The BEPS report notes that there has been limited impact on US businesses from the four minimum BEPS standards adopted by 139 countries and jurisdictions – i.e. on harmful tax practices, prevention of treaty abuse, country-by-country reporting and dispute resolution. The report states that this is generally the case because the standards were already incorporated or were not particularly relevant to US tax provisions (eg no value added tax, no patent box). The exception is the country-by-country reporting, for which some companies have expressed concerns about the costs of privacy and compliance.
The current proposals on the reallocation of a share of the profits of certain large multinationals to the jurisdictions of origin (pillar 1) and the implementation of a global minimum tax (pillar 2) would have an additional impact on US multinationals. There are associated concerns, the report notes, about the loss of income in the United States, particularly with regard to Pillar 1, due to the importance of the United States digital economy. However, the report adds, there are potential benefits for US companies from a more uniform approach that would remove potentially more problematic unilateral measures.
The report notes that there are also several areas outside of agreed minimum standards where US law conflicts with OECD standards. In this regard, it highlights the “check-the-box” rules, which allow certain subsidiary entities to be disregarded, resulting in hybrid entities for which interest can be deducted in one country but not taxed in one. other. In addition, the report states that there are also apparent conflicts with the BEPS transfer pricing standards inherent in the US practice of cost-sharing agreements.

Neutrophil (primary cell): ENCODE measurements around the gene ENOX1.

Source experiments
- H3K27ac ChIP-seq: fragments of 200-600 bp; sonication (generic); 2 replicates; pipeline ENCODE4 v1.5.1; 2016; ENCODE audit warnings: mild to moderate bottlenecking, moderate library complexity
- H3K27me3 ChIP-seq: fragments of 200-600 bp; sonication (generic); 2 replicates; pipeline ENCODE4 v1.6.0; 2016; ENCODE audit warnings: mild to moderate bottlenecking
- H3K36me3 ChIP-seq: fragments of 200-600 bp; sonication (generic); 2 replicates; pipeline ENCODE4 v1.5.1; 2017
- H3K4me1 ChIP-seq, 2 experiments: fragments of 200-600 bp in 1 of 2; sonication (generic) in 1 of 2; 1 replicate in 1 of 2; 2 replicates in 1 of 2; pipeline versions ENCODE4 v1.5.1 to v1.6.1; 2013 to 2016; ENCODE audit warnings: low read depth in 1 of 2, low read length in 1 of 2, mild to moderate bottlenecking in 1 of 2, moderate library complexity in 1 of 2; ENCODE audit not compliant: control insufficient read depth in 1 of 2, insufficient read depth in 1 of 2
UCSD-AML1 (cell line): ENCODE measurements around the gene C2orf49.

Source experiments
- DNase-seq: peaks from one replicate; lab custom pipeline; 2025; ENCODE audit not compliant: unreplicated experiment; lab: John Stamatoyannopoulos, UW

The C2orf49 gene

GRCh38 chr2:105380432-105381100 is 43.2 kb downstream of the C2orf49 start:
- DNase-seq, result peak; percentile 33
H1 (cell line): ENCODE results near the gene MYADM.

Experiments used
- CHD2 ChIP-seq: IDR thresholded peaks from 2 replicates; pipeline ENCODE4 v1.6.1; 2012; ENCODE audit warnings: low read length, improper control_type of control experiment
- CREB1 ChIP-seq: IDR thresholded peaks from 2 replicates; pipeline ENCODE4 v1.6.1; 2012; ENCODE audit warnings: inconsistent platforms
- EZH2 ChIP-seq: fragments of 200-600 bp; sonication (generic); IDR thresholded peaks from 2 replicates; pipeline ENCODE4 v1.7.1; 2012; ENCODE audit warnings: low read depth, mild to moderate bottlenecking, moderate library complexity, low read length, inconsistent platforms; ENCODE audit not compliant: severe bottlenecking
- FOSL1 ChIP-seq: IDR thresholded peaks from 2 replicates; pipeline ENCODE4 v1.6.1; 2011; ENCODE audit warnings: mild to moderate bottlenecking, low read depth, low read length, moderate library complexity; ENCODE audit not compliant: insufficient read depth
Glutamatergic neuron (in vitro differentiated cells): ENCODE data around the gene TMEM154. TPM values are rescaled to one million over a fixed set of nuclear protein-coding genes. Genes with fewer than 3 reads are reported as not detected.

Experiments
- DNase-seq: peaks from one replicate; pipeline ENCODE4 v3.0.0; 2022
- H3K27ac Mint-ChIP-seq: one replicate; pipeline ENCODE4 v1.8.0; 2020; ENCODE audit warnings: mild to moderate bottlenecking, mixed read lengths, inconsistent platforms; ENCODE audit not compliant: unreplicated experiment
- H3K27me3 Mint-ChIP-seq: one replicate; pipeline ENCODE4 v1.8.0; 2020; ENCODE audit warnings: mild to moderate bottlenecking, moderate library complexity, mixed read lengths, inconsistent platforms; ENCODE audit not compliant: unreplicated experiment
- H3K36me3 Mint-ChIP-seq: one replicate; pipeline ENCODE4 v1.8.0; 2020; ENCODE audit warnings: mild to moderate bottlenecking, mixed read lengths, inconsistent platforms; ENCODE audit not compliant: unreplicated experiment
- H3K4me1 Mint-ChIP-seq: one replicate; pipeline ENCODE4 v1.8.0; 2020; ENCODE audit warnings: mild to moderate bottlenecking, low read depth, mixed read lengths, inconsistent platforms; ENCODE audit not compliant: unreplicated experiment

Tax law report 2017
The 2017 tax law lowered the corporate tax rate in the United States from 35% to 21% and made significant changes to the international tax system. The report notes that although the law moved the United States from a global tax system to a territorial tax system, the two systems could be seen as hybrids. While the old regime taxed the income of foreign affiliates only when they were repatriated to the US parent company, the 2017 tax law exempts these dividends but imposes a global low-tax intangible income tax (GILTI) at a reduced rate. .